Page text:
Digital magazine usage is soaring among b-to-b readers but hasn’t sustained a similar pace with consumers, despite a steady increase in the number of consumer readers, according to “Digital Magazine and Newspaper Editions,” conducted by the Gilbane Group.
The study found there are more than 3,200 digital magazines today—b-to-b and consumer combined—with more than 13 million subscriptions, up more than 260 percent from 2005. However, against the total population of magazines, the penetration rate over the two-year period declined slightly from 3.3 percent to 3.2 percent.
The study says the percentage of digital subscribers grows by about two percentage points (from 13.3 percent in 2005 to 15 percent in 2007). While the study found there were actually more digital publications on the consumer side in 2005 (632 versus 556 for b-to-b), the growth for b-to-b has since eclipsed the consumer side. In 2007, there were 1,816 digital magazines, compared to 1,470 for consumer, and 7.8 million b-to-b subscribers (up 315 percent), compared to 5.6 million consumer subscribers.
Is Digital Now Worth More than Print?
Last month Barnes & Noble announced it would start selling magazine subscriptions online at steep discounts for more than 1,000 print and digital titles. Print subscription prices range from as low as $5.99 (Batanga) to $299 (Adweek). Digital subscriptions range from $1.56 (24-K) to $1,372 (Jane’s Defense Weekly). Single digital issues range from $0.99 to $99.
While the retailer scoffed at the idea it would be competing with discount subscription sellers (a stance not believed by some industry observers), the site is charging more for some digital subscriptions than it is in print. A year’s subscription to Men’s Health is priced at $24.95, 44 percent off its $45 cover price; a digital subscription to Men’s Health sells for $24.97.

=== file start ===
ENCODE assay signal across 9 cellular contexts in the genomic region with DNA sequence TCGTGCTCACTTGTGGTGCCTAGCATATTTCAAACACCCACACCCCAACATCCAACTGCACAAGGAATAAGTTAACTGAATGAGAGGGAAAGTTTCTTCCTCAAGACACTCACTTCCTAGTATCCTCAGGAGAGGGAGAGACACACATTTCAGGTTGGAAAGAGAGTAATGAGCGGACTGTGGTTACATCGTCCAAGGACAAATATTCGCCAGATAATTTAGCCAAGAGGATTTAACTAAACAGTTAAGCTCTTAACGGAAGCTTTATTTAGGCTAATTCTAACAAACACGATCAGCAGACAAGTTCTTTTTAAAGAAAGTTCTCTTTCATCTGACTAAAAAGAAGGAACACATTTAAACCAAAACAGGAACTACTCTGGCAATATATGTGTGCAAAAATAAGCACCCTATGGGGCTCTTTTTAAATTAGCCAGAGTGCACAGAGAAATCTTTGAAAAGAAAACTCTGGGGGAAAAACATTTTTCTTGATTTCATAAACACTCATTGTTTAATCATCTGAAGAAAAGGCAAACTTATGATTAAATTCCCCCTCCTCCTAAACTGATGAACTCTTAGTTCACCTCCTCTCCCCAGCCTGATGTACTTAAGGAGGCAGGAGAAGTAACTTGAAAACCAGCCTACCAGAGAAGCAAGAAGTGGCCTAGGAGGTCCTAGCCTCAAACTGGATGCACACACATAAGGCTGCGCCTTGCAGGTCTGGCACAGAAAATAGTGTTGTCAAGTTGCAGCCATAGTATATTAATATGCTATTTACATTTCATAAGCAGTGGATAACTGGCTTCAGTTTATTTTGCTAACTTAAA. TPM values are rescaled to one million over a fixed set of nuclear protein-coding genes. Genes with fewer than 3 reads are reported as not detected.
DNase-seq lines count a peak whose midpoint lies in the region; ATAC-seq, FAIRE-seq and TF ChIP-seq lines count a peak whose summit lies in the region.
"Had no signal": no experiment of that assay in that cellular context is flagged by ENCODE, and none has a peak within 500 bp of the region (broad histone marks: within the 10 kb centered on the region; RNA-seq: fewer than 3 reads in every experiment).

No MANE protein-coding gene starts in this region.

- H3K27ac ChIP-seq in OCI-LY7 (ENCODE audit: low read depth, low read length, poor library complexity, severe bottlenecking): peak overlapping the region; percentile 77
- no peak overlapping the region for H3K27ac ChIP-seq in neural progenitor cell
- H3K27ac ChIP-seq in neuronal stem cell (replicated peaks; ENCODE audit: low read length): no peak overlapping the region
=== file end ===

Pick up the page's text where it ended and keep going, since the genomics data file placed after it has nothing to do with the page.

Some of the digital copies BN.com is selling are closer to their original cover prices. Barnes & Noble says digital magazine vendor Zinio and M2, its print fulfillment provider, are responsible for the prices. Zinio says it’s the publishers who name the price but defends the functionality of digital editions as worth the higher price. “While the price of a digital issue is generally less than its print counterpart, for many consumers, both domestically and internationally, the ability to find an issue or title, read online or offline, search, archive and digitally share content with others is a meaningful value proposition—let alone the environmental benefits of going digital,” says Adam Kadleck, Zinio’s director of customer service.
Still, the report says the rapid growth of b-to-c digital titles may actually limit adoption for now. “Rapid growth in publications can actually depress overall adoption rates in the short term,” according to the report.
The Gilbane Group predicts the total number of digital subscriptions to grow to 8,000 by the end of 2009 while the number of digital subscriptions will soar to 31.5 million. However, publishers need to continue to push interactive features—rich media, archiving and searchability.